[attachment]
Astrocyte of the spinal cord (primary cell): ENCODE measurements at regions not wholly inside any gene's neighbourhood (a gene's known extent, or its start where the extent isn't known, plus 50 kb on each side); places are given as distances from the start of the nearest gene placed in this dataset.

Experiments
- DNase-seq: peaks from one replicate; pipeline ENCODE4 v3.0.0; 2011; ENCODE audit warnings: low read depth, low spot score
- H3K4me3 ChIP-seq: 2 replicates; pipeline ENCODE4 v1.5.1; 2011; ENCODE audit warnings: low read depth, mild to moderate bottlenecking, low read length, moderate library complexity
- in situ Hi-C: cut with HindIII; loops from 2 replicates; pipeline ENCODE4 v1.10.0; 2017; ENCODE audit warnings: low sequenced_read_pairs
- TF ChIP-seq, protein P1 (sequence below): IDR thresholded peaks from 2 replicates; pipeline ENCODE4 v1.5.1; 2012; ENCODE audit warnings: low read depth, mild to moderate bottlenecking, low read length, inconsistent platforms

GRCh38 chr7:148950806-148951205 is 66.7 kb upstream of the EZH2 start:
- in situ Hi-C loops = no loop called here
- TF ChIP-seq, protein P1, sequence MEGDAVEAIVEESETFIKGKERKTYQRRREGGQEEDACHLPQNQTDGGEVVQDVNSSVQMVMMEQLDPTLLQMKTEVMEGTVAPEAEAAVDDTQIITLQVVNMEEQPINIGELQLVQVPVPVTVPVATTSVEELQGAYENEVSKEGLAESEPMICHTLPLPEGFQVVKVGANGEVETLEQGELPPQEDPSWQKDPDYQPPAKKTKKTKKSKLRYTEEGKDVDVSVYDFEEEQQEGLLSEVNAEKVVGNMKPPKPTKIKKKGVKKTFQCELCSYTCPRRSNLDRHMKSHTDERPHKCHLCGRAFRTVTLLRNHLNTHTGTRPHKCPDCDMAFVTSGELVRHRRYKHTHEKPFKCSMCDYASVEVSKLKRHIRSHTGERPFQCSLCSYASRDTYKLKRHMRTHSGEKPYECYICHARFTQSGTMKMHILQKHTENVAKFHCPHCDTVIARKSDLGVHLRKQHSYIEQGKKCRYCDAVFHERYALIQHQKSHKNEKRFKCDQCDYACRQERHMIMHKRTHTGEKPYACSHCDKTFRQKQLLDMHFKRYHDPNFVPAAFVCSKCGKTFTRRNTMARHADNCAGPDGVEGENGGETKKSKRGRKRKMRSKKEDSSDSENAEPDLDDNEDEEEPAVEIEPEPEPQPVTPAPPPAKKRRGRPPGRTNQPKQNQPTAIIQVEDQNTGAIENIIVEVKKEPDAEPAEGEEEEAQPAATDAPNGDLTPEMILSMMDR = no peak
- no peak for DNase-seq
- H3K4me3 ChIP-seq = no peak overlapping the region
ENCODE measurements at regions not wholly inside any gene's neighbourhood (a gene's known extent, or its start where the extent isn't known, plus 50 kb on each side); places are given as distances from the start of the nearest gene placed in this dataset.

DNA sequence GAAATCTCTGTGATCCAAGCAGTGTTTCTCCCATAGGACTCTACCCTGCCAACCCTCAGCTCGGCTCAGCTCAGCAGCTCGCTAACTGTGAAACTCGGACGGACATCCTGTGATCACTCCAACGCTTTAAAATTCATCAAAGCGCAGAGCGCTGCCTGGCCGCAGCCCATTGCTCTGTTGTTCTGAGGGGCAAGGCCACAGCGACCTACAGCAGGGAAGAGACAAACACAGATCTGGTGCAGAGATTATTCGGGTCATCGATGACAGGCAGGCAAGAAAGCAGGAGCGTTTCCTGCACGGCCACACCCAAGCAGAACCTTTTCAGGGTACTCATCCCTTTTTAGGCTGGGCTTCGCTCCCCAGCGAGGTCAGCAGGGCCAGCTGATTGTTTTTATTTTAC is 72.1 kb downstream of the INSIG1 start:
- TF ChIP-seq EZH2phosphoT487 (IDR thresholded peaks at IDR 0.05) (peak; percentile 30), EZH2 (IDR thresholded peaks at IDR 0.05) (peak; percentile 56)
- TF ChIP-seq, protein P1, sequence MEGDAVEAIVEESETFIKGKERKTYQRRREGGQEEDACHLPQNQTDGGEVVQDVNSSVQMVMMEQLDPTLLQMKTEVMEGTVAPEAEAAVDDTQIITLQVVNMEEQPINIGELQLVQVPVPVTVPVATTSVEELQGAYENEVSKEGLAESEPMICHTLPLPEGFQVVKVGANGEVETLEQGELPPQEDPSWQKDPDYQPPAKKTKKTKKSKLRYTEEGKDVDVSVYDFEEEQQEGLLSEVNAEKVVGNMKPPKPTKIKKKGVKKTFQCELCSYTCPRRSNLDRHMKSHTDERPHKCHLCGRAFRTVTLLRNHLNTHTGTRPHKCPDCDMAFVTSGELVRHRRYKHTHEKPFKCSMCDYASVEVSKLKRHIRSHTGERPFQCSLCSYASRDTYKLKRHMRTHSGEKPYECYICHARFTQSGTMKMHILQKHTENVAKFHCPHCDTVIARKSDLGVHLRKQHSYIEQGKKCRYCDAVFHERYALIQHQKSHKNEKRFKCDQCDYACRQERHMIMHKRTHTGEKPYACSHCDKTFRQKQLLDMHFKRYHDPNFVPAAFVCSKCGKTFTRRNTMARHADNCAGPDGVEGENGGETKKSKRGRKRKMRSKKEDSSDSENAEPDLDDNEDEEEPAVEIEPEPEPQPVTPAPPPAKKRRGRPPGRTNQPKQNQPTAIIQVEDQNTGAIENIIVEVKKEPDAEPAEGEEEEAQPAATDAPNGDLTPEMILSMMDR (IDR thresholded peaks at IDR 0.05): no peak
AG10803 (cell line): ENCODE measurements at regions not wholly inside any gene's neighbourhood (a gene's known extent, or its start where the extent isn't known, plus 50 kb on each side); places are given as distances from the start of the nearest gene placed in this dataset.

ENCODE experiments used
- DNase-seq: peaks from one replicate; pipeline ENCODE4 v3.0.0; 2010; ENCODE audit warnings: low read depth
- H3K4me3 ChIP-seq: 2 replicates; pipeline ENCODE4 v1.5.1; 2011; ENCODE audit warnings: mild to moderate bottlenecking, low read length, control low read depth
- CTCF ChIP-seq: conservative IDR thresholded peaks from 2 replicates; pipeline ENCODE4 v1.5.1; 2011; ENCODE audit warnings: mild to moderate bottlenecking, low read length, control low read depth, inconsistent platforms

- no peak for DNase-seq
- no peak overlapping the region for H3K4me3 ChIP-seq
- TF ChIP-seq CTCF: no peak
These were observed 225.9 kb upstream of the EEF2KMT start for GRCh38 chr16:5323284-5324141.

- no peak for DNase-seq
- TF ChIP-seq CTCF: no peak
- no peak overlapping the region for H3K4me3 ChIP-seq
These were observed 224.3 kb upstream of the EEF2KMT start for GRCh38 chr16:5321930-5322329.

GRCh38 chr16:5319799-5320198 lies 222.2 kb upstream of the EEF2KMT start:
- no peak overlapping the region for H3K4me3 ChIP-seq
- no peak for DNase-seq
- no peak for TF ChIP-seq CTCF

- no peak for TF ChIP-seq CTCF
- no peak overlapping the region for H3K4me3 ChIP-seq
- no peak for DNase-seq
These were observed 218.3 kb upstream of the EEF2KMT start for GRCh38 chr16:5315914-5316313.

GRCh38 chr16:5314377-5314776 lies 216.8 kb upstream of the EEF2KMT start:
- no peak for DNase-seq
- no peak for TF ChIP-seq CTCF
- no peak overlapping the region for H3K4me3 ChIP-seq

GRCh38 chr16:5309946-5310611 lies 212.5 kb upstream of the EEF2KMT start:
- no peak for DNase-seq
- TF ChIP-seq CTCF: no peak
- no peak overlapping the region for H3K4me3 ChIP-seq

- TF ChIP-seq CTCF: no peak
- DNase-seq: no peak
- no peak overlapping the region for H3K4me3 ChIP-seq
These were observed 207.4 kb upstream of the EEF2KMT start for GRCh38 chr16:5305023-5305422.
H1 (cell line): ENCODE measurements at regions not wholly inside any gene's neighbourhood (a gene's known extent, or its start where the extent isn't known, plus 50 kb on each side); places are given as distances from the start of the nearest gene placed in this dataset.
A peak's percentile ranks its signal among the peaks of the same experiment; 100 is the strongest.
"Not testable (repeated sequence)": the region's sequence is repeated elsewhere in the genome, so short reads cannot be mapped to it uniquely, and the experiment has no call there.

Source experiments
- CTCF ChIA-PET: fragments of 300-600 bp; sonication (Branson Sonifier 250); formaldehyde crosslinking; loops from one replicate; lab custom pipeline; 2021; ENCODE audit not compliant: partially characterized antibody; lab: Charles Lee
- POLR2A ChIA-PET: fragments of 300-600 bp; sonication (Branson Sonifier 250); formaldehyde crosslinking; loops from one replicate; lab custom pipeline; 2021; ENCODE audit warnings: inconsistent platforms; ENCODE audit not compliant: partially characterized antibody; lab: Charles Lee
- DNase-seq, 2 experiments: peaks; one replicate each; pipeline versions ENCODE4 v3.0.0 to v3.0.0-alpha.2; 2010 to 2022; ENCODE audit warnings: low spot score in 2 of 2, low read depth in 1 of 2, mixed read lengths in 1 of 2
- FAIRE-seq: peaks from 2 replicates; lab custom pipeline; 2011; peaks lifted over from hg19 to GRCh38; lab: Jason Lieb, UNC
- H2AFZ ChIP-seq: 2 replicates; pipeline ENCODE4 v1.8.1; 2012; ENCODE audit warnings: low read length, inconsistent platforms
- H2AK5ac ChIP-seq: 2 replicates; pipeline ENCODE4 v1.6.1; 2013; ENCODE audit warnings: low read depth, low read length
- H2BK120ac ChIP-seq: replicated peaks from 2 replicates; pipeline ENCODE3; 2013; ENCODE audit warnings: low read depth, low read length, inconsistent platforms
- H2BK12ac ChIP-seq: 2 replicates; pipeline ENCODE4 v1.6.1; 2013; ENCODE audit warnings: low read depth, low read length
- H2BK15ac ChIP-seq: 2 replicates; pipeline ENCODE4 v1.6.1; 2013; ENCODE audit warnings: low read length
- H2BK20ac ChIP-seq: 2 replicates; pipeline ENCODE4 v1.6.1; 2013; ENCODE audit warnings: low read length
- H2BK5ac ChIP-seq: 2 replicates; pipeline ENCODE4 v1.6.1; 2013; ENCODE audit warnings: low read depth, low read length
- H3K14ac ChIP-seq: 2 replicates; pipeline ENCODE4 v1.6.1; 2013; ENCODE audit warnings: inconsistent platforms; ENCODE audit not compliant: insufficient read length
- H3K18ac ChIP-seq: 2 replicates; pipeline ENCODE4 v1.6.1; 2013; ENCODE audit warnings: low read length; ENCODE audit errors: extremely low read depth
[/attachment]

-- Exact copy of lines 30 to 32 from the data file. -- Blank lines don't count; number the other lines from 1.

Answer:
- no peak overlapping the region for H3K4me3 ChIP-seq
- no peak for DNase-seq
- no peak for TF ChIP-seq CTCF